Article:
George returns from Colorado with “Indian Peaks”

George returns from Colorado with “Indian Peaks”
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Photos provided by George Cassidy Payne

Over the life of the magazine, we’ve enjoyed the prose and poetry of George Cassidy Payne.  We haven’t heard from him in a month or so as he took a hiatus from writing.  As George says, his hiatus ironically occurred before a scheduled trip to a summer writing program in Colorado.

At least for now, George is back with “Indian Peaks.” He also offers a reflection on writing.

Ironically, I decided to take a major step back from writing just as I set off to spend a week at Naropa University in Boulder, Colorado at the school’s annual Summer Writing Program. Maybe it was the allure of the program’s description: “The co-rising and interconnectedness of the multiverse, safety net of community, labyrinth of communication and performance, and the curses and blessings of social media. The wilderness of the archive, decolonized mind, hive mind, wild mind, grids and mappings. Print shop, recording studio, meditation, and collaboration.” Or maybe it was just the seduction of the Rocky Mountains. Either way, I headed west with a vague idea about what I wanted to get out of my time at Naropa and an even vaguer notion about quitting writing all together. A part of me will always feel that writing is a necessity in my life, sort of like going to the bathroom, paying the electric bill, and saying I love you to my wife in the morning. Another part of me knows that whether I write or not makes absolutely no difference. The world will go on just as it did without me saying anything about it. People will go on doing what they want to whether I have an opinion or not.  With or without my dissent, the world will never be better than it is right now. I think it is healthy to be honest about how meaningless it is to write- to step away now and then to remind myself that what I think, say, and do is not important. It makes choosing to write again an act of humility and creativity rather than a demonstration of pretentiousness and aggrandizement. As poet Gary Snyder once said: The sum of a field’s forces [become] what we call very loosely the ‘spirit of the place.’ To know the spirit of a place is to realize that you are a part of a part and that the whole is made of parts, each of which in a whole. You start with the part you are whole in.”  George 2

Indian Peaks-page0001
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About The Author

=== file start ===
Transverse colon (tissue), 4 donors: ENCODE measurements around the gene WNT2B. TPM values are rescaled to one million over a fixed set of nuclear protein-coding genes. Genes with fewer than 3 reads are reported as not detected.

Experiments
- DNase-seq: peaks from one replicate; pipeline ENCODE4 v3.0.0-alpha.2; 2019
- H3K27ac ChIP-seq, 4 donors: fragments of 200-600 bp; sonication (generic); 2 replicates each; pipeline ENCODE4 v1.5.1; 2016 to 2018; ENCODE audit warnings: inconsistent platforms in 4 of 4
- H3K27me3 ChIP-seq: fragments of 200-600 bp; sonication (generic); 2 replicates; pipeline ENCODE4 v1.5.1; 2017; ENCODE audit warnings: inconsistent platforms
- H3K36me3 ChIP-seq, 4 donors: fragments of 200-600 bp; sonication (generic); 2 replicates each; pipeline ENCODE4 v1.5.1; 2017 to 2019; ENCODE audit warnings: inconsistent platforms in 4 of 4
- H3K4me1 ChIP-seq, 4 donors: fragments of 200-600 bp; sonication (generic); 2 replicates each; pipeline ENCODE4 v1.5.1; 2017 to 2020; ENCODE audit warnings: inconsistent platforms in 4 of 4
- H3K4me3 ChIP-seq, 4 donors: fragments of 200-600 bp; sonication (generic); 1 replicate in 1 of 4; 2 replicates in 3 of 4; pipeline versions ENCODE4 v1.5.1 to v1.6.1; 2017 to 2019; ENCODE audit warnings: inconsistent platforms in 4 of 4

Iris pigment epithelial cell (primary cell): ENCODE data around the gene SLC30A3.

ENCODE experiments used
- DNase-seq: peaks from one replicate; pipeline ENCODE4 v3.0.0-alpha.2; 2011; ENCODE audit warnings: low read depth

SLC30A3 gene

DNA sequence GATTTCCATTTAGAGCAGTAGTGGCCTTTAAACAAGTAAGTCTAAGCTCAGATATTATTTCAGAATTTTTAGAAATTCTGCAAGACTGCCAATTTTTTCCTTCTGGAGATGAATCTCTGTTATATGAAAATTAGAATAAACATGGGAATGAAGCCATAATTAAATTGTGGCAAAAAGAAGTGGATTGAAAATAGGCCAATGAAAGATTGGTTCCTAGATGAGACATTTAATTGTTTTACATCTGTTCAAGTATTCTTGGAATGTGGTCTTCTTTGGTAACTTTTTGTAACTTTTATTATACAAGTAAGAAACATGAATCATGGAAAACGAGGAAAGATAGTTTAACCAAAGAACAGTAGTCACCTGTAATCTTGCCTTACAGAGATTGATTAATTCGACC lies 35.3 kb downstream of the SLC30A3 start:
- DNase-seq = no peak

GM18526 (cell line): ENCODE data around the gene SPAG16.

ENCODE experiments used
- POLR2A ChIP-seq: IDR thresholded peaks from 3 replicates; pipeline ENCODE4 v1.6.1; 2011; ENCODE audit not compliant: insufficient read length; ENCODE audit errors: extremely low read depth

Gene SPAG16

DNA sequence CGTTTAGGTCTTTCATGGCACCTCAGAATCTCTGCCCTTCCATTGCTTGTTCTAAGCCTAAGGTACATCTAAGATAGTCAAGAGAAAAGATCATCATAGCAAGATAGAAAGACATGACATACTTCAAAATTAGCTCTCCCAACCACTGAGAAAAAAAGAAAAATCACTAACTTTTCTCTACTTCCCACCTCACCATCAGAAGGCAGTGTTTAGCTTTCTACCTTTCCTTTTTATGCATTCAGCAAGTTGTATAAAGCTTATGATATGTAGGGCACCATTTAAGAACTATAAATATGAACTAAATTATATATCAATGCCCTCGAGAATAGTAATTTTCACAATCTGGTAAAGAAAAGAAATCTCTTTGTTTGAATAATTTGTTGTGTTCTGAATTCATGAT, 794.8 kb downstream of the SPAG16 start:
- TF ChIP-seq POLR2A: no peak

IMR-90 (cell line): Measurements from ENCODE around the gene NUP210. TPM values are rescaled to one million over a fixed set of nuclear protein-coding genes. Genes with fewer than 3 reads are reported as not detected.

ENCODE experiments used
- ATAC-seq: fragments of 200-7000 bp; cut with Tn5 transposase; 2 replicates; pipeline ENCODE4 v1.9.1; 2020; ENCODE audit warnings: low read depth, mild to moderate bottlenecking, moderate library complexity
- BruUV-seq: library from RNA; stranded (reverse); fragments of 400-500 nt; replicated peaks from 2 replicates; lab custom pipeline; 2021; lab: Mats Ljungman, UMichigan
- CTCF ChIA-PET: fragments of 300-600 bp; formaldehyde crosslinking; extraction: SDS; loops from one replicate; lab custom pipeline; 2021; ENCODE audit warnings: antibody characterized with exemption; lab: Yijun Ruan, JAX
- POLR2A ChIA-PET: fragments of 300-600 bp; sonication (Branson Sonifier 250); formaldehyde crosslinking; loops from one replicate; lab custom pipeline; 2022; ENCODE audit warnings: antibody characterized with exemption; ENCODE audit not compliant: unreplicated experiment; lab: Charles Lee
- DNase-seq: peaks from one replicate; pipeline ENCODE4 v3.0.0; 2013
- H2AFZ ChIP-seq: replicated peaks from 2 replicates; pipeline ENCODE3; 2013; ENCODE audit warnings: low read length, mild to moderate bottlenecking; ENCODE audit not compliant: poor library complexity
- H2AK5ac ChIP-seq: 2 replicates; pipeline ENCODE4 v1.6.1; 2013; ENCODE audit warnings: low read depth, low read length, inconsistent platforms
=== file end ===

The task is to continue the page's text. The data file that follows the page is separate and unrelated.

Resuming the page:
dkramer3@naz.edu

Welcome to Talker of the Town! My name is David Kramer. I have a Ph.D in English and teach at Keuka College. I am a former and still active Fellow at the Nazareth College Center for Public History. Over the years, I have taught at Monroe Community College, the Rochester Institute of Technology and St. John Fisher College. I have published numerous Guest Essays, Letters, Book Reviews and Opinion pieces in The New York Times, Rochester Democrat and Chronicle, the Buffalo News, the Rochester Patriot, the Providence Journal, the Providence Business News, the Brown Alumni Magazine, the New London Day, the Boston Herald, the Messenger Post Newspapers, the Wedge, the Empty Closet, and the CITY.  My poetry appears in The Criterion: An International Journal in English and Rundenalia and my academic writing in War, Literature and the Arts and Twentieth Century Literary Criticism. Starting in February 2013, I wrote for three Democratic and Chronicle  blogs, "Make City Schools Better," "Unite Rochester," and the "Editorial Board." When my tenure at the D & C  ended, I wanted to continue conversations first begun there. And start new ones.  So we created this new space, Talker of the Town, where all are invited to join. I don’t like to say these posts are “mine.” Very few of them are the sole product of my sometimes overheated imagination. Instead, I call them partnerships and collaborations. Or as they say in education, “peer group work.” Talker of the Town might better be Talkers of the Town. The blog won’t thrive without your leads, text, pictures, ideas, facebook shares, tweets, comments and criticisms.

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